From the other rooms all is now silent.

65 looks at the pile of wallpaper. Maybe there will be another baby underneath it all? A miracle for them? Probably not but it’s worth looking, and someone has to clean up this mess. They start going through it, searching, tidying.

65:    Seventy bloody four. Selfish arsehole.

They keep searching, tidying.

THE END.

Friday 17 May – Calling

by Emilie Collyer

It’s night time. It’s an office that is also a polling booth. It’s a telephone exchange that is also a transit room for the afterlife.

The voices we hear should have a range of accents and even languages.

A telephone rings. It clicks into answer mode. We hear the person at the other end.

VOICE: Hello? Hello? Is anyone there or is this a message bank? Hello! I’m calling from Manus Island and I wanted

The message is cut off.

A person enters the room wheeling a large trolley full of sausages that they arrange and leave. The person exits.

The telephone rings again. Same as before, we hear:

VOICE: Hi I don’t know if anyone will hear this but I’m calling from Don Dale, look I need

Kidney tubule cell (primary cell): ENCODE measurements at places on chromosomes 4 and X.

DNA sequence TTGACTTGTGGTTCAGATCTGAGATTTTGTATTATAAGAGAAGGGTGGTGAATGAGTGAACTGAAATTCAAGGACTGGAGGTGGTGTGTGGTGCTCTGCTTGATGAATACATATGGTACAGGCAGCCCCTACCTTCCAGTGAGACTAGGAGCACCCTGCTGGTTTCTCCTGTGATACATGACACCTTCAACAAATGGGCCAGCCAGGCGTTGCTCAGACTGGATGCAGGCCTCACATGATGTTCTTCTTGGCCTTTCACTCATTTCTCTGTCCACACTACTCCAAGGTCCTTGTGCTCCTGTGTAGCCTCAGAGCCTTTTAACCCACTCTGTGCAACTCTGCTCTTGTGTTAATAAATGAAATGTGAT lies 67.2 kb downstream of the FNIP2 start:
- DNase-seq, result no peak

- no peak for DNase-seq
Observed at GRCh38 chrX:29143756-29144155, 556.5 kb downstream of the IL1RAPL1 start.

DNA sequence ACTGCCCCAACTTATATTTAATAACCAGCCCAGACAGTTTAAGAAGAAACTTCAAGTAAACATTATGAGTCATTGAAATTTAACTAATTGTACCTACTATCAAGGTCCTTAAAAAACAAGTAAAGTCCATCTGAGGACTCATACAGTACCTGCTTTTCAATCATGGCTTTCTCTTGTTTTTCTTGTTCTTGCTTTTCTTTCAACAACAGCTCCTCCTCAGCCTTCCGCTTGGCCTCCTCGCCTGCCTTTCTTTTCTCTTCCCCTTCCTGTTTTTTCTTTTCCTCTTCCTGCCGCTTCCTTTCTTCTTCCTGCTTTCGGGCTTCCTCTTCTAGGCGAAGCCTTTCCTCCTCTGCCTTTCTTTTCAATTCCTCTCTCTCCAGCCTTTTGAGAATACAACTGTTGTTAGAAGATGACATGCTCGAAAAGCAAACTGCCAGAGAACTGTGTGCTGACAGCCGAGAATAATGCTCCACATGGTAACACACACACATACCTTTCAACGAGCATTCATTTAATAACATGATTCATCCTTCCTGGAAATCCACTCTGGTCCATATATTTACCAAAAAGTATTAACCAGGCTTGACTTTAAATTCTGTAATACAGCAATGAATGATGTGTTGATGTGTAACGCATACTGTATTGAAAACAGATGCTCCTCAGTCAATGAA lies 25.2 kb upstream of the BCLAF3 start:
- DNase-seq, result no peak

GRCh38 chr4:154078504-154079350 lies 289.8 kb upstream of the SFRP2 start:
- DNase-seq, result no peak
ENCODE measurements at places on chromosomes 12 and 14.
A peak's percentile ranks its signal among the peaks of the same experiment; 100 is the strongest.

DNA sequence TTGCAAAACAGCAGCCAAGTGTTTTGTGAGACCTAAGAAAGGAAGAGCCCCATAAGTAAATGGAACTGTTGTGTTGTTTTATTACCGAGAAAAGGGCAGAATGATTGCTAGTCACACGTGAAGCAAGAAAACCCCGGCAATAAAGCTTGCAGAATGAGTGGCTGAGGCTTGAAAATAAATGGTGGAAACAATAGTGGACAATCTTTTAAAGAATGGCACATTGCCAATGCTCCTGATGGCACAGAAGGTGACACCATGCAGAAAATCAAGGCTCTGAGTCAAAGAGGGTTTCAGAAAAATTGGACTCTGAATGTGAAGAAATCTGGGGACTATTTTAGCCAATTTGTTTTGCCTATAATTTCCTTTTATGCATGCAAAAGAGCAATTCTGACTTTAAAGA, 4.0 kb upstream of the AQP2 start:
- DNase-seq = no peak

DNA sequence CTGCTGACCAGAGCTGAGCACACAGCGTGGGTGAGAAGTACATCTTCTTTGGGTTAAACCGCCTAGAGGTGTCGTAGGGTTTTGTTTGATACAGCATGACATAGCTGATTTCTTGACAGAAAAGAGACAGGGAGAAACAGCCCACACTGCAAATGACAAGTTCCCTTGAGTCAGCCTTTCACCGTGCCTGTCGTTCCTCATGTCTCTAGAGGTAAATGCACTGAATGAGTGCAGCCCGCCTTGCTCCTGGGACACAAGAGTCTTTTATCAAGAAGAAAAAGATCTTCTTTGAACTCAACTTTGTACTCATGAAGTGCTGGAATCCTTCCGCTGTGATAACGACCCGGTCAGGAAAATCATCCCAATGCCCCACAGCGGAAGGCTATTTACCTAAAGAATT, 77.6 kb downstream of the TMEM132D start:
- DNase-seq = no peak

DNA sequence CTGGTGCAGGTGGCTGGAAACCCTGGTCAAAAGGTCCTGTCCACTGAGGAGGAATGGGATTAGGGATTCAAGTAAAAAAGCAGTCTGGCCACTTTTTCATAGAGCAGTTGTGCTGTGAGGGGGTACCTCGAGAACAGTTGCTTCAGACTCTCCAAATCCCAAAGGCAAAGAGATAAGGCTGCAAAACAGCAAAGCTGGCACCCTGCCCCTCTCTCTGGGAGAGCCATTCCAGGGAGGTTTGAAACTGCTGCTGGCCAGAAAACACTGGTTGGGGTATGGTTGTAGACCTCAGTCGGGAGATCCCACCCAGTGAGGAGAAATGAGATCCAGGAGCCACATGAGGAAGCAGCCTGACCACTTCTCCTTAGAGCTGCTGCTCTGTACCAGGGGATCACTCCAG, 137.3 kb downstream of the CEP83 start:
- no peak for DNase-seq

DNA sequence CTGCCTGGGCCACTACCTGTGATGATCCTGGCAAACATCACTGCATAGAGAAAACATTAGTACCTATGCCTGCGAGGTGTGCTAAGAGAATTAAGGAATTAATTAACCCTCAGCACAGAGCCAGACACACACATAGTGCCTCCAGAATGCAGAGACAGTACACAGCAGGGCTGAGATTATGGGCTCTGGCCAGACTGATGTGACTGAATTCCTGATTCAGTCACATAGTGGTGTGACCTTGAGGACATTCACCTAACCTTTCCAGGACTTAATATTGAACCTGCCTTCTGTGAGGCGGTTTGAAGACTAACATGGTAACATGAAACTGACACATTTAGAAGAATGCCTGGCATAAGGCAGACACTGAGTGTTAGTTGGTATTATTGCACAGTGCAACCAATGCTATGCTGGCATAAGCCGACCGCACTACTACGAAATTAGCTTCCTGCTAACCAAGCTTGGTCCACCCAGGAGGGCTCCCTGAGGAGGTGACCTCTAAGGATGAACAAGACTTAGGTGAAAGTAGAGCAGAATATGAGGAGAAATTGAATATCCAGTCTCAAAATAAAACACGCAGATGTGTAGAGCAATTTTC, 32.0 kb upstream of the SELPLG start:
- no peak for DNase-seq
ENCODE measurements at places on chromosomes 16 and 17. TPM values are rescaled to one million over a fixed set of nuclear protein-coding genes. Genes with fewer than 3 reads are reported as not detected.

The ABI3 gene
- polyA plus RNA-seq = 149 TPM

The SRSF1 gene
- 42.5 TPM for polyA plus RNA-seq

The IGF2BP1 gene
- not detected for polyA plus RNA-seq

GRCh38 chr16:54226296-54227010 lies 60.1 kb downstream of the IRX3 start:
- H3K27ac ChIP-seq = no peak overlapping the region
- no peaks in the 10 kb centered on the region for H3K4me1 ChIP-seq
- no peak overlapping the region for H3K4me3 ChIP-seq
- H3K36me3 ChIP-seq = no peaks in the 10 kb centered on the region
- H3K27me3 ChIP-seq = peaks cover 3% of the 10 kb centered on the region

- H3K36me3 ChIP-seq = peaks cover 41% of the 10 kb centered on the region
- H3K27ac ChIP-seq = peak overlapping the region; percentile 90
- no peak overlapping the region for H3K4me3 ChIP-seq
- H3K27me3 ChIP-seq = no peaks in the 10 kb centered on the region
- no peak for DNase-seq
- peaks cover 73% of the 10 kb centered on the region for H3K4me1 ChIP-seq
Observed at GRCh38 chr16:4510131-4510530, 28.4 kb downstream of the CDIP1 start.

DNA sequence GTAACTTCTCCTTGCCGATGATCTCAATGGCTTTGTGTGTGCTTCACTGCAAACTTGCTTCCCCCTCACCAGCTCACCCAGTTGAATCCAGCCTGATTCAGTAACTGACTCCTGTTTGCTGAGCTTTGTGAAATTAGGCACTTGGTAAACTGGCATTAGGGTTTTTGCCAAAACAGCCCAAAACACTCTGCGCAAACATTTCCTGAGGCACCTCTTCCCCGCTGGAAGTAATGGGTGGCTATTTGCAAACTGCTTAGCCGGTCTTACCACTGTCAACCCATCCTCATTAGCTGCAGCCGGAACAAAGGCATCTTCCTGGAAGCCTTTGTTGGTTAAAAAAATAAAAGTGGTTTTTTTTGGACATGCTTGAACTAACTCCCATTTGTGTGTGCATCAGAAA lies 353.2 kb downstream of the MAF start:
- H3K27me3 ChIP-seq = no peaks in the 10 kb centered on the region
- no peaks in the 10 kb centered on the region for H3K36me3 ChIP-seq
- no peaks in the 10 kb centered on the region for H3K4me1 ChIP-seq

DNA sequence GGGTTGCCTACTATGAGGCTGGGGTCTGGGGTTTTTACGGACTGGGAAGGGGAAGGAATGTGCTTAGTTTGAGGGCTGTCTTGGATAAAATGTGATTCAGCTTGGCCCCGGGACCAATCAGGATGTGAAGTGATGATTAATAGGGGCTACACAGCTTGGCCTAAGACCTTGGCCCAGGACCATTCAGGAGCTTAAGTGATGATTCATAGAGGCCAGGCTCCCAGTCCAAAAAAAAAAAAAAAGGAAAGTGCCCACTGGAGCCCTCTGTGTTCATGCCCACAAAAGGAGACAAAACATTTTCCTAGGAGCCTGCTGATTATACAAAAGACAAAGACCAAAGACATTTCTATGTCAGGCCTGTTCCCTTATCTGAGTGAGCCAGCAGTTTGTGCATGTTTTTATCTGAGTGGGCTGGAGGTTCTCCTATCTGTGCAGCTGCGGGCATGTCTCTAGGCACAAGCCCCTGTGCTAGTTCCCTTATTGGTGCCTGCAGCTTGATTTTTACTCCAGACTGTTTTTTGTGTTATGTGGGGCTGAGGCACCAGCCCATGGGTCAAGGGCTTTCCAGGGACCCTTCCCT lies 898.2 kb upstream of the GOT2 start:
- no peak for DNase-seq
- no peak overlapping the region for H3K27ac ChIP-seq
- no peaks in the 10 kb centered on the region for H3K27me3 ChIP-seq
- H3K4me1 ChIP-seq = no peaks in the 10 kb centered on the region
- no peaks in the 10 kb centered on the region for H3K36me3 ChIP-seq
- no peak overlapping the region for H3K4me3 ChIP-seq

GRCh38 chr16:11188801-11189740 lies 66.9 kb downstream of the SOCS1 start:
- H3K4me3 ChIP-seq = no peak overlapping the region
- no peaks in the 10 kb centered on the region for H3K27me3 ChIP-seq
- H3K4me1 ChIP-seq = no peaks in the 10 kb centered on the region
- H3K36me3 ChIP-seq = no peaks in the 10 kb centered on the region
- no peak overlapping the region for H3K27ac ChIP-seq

The message is cut off.

The person enters the room this time with a container of sharpened pencils that they leave. They exit.

The telephone rings again. Same as before, we hear:

VOICE: I’m calling from Swanston Street, in Melbourne, it’s so cold tonight, and I’m trying to

The message is cut off.

The person enters the room this time with a packet of balloons. They blow one up. They look at the packet and blow another one up. They look at the packet. They are not going to blow them all up. This is not what they get paid to do. They exit.

The telephone rings again. Same as before, we hear a voice leaving a message. This time there are a few in a row, each cutting off the one before them.

VOICE: Hello, I’m calling from Bandyup Women’s Prison and I

VOICE: I’m calling from a holding cell

VOICE: I’m calling about a parking fine

VOICE: I’m alone in a watch house

VOICE: about my NDIS package

VOICE: I think my unemployment benefits were

VOICE: oh I’m, I’m not well, I’m in a detention centre and I

The message is cut off.

The person enters the room this time with some tiny flags. They are probably flags of Australia. They arrange them and leave.

The telephone rings again. Same as before, we hear a few in a row, each cutting off the one before them.

VOICE: Hello? Hello. I’m calling about a Treaty, I heard that maybe

VOICE: I’m calling about the Uluru Statement from the Heart

VOICE: about the Barunga Statement.